house sale

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14 years 4 months ago #2972 by rob
house sale was created by rob
Had a discussion at work regarding what happens with the deposit on a house when it is sold. Someone said that once the sale was unconditional that the seller of the house could have access to the deposit. Another person said that it was left in the agent's account until settlement date.

My query is:

Can the agent take their commission from this deposit before settlement date?
If the deposit is kept in an account by the agent, does the seller get the total amount, plus interest, on settlement date?
Is the seller able to get the deposit once the sale becomes unconditional?

Cheers

Rob

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14 years 4 months ago #79481 by reggit
Replied by reggit on topic house sale
This is an interesting question - my parents recently sold their place and when asked about a deposit were told by the agent that it was not standard practice any more to ask for one! Not sure how true that is generally, but I would still want one if selling my place.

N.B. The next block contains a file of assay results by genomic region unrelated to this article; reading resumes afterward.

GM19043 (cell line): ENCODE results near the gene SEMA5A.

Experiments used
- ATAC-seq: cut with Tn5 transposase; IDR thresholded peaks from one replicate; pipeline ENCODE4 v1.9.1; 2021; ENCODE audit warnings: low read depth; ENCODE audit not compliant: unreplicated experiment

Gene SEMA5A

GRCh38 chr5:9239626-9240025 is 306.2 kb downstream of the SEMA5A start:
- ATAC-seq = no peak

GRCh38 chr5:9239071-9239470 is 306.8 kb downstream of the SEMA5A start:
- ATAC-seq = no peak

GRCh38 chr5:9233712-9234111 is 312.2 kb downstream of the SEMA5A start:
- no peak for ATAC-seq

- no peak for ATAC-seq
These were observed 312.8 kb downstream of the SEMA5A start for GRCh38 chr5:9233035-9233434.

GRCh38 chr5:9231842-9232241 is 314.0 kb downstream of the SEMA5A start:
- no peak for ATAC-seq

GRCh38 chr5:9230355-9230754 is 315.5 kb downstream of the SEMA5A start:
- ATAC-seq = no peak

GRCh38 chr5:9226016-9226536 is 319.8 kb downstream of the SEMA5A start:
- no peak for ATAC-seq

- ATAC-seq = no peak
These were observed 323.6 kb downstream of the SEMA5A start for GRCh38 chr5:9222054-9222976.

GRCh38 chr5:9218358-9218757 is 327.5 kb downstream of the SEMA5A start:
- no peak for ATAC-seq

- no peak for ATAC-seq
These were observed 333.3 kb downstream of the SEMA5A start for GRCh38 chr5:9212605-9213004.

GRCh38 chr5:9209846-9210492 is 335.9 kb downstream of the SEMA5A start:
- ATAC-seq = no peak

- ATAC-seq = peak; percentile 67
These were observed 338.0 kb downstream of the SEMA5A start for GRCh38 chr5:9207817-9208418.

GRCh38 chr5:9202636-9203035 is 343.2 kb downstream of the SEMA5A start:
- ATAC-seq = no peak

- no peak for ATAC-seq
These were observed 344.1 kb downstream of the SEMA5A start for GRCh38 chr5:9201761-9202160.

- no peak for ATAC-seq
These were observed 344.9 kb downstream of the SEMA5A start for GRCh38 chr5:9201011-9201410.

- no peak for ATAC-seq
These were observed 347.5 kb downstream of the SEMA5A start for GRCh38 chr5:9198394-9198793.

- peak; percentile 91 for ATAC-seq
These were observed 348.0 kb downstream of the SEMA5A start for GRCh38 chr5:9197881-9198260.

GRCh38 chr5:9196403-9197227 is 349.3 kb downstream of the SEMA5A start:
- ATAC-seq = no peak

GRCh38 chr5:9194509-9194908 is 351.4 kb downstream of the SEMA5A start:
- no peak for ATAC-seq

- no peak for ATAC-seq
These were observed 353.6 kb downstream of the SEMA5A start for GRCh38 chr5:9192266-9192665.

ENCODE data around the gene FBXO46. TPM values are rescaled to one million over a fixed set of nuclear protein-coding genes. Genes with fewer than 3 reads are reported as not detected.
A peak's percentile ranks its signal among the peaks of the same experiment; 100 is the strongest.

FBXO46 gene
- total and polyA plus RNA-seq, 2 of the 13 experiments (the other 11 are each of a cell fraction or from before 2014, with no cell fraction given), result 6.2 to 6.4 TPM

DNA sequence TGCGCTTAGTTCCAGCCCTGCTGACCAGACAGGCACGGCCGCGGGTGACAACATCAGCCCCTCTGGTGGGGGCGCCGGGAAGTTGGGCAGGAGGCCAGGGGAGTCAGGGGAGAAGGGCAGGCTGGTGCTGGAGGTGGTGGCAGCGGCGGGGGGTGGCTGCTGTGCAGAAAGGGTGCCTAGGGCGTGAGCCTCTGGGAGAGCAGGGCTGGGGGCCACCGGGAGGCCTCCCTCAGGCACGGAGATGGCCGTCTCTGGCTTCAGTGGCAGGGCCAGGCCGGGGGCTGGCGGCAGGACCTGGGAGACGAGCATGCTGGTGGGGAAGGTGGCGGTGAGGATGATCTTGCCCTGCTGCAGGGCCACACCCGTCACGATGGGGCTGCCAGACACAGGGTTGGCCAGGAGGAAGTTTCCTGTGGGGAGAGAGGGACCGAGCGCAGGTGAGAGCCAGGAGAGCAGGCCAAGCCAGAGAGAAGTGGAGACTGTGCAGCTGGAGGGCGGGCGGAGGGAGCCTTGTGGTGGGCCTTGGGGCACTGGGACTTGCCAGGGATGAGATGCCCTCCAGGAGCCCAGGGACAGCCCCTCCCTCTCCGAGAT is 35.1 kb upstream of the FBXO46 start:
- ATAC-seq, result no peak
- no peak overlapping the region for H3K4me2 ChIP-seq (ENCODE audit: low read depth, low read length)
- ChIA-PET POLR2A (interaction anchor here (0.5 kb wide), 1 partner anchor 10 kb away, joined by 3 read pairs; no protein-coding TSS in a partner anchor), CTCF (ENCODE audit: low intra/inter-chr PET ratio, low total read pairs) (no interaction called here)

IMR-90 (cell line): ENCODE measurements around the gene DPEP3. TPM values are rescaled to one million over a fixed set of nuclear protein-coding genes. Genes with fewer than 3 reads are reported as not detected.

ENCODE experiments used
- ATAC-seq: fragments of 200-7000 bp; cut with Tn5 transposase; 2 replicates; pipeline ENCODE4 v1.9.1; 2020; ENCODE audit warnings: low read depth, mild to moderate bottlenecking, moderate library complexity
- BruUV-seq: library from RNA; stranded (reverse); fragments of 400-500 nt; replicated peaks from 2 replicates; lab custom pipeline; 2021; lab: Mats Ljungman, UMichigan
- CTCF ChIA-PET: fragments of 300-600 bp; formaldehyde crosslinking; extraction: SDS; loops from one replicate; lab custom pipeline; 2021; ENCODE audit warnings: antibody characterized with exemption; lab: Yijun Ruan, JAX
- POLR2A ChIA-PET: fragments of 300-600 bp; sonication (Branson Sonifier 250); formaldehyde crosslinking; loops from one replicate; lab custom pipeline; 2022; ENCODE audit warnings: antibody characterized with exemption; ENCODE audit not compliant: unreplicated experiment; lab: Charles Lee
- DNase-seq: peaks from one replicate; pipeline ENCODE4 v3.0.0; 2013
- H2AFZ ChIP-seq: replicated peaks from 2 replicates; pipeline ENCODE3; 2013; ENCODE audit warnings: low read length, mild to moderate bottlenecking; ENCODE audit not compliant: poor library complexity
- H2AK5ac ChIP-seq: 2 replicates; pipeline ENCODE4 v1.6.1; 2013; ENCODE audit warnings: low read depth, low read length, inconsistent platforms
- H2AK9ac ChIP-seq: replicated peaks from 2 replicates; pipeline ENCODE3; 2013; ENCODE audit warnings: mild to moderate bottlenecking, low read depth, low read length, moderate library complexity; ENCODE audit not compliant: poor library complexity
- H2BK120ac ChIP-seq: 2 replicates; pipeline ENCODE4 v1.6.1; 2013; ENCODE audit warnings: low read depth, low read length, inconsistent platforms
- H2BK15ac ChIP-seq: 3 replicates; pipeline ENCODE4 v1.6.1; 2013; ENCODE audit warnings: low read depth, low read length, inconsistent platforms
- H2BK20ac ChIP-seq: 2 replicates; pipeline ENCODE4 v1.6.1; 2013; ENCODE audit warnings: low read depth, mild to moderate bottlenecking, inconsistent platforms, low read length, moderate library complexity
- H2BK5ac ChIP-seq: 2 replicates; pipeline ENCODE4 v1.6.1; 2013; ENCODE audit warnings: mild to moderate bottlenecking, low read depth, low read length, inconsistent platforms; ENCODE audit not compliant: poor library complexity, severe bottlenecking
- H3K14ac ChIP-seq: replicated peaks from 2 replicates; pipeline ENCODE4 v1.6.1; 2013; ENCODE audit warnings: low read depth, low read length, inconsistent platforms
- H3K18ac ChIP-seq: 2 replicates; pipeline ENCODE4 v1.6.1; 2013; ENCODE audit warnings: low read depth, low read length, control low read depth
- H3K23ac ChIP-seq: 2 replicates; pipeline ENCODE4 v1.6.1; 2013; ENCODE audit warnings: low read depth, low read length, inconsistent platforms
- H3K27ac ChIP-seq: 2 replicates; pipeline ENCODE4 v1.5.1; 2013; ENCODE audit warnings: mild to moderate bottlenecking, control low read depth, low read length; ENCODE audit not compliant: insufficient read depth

I seem to remember on here some time ago someone got stung with this when the purchaser didn't go ahead and no deposit had been paid...was that ronnie?

Hope someone is along soon who can answer your questions rob :D

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14 years 4 months ago #79484 by max2
Replied by max2 on topic house sale
yes, the agent takes their fees and the balance can be paid to the sellers.

Check with your Lawyer re this, in case there is a clause in the sales agreement which would be unusual, rather than the R/e who has a vested interest in keeping the funds in their Trust account.

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14 years 4 months ago #79488 by The Kats Place
Replied by The Kats Place on topic house sale
the purchaser pays the deposit on going unconditional, this is held by the real eastate agent in a trust account till settlement when he forwards it to your solicitor less his commission. The buyers solicitor forwards payment for the property and any portion of rates etc which you have prepaid. The solicitor will pay out to you the proceeds of the house after he has settled any mortgages and taken his own fees out first. So what you end up with should be yours with nobody left for you to pay.